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The Fear of Play

by Joan Almon
March/April 2009
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Article Link: https://www.childcareexchange.com/article/the-fear-of-play/5018642/

Real play — play that is initiated and directed by children and that bubbles up from within the child rather than being imposed by adults — has largely disappeared from the landscape of childhood in the United States. There are many reasons for this, such as the long hours spent in front of screens each day or in activities organized by adults. In addition, preschools and kindergartens that used to foster meaningful play and exploration often spend long hours on adult-led instruction instead.

All of these are the outer manifestations of something deeper — a modern mindset that does not value play and is even afraid of it. Some fears are easy to identify. People freely admit they are afraid of accidents in play and want to minimize risk. Yet playgrounds that offer genuine risk, such as Berkeley's adventure playground, where children build two-story play structures with hammers and nails, tend to have fewer accidents than traditional playgrounds. Give children real risk and they rise to it; they learn how to handle it. Give them sanitized play spaces, and children often are less conscious of risk and have accidents, or take outlandish risks for the sheer excitement of it all.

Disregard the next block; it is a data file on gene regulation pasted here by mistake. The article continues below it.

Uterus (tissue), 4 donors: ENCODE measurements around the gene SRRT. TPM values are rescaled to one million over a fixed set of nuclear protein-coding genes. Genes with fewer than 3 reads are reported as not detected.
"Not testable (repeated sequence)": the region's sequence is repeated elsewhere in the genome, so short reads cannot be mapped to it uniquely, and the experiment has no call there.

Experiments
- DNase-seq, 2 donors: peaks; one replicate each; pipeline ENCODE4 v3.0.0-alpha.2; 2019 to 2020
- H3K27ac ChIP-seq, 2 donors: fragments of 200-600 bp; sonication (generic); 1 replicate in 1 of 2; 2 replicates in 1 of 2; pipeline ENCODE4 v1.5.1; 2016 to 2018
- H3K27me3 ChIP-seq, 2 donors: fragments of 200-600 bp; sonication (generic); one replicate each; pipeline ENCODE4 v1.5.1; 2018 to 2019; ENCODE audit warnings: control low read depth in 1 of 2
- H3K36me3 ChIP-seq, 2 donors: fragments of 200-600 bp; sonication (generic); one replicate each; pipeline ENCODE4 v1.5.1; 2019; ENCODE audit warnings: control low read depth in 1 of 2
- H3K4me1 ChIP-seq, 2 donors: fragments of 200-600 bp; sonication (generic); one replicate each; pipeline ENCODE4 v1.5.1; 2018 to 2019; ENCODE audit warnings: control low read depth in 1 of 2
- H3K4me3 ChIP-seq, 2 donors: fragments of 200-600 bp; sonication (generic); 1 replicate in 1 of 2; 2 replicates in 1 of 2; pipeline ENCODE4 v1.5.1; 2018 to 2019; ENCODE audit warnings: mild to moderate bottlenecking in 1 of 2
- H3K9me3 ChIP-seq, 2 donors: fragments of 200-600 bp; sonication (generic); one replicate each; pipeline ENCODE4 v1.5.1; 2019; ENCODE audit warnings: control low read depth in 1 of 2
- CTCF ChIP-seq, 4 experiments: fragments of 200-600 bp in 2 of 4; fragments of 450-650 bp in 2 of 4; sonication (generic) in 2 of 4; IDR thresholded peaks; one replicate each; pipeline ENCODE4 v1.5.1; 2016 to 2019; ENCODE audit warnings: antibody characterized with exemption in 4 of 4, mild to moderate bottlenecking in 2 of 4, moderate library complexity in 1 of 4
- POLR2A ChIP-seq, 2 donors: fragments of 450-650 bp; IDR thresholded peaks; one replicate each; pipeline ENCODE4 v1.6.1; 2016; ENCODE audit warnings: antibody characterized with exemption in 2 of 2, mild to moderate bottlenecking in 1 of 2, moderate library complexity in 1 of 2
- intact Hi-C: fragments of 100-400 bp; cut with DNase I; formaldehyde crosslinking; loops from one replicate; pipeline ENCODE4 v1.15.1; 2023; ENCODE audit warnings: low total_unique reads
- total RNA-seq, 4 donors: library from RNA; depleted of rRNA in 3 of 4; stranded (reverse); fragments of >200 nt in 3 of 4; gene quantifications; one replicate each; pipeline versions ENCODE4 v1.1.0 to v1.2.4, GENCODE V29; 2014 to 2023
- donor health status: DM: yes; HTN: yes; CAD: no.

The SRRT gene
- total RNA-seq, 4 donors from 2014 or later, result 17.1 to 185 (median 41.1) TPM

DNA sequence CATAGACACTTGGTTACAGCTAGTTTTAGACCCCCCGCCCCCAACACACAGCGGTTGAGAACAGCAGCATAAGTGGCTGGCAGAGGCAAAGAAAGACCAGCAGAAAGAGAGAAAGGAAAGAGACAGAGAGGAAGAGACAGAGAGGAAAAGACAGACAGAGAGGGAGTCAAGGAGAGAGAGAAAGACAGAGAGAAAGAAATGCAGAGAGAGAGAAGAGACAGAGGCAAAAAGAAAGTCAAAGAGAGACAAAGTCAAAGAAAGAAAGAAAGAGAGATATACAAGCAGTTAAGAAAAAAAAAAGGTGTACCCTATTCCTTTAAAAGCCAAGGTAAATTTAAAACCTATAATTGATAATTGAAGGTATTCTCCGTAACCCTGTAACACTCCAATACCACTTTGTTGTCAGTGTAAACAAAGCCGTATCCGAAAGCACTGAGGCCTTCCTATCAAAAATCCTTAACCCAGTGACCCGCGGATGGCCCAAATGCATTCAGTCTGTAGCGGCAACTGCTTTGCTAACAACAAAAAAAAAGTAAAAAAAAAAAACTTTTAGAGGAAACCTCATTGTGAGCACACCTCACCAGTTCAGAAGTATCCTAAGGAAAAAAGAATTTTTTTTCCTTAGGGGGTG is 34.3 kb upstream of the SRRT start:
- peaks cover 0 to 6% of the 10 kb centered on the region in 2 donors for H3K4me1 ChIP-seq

There is ...

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